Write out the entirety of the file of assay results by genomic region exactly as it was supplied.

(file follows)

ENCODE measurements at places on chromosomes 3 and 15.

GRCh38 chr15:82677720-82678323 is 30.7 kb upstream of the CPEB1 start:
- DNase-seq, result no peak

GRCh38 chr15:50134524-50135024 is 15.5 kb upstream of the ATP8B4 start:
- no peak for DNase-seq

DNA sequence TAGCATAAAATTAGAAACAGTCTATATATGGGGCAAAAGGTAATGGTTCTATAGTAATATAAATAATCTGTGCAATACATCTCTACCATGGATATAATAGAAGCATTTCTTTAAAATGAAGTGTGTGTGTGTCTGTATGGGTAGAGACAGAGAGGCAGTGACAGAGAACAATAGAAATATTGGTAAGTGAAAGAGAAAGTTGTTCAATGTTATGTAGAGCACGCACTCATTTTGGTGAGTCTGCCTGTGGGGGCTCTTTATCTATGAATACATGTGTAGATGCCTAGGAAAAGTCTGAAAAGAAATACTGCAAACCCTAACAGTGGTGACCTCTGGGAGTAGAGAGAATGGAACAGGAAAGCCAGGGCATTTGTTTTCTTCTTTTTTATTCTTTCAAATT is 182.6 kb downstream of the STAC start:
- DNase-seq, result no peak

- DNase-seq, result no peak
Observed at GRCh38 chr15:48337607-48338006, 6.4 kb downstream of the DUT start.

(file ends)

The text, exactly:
ENCODE measurements at places on chromosomes 3 and 15.

GRCh38 chr15:82677720-82678323 is 30.7 kb upstream of the CPEB1 start:
- DNase-seq, result no peak

GRCh38 chr15:50134524-50135024 is 15.5 kb upstream of the ATP8B4 start:
- no peak for DNase-seq

DNA sequence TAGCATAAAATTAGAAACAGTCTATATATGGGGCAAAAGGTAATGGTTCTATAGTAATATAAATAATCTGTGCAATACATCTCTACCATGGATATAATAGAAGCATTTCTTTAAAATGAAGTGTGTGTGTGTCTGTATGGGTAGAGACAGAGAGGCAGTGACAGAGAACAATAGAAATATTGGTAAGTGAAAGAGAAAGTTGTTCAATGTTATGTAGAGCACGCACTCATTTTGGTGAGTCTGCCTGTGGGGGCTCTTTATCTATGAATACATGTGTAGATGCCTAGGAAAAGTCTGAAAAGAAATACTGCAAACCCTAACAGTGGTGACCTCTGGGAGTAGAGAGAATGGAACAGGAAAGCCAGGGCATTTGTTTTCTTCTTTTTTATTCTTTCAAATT is 182.6 kb downstream of the STAC start:
- DNase-seq, result no peak

- DNase-seq, result no peak
Observed at GRCh38 chr15:48337607-48338006, 6.4 kb downstream of the DUT start.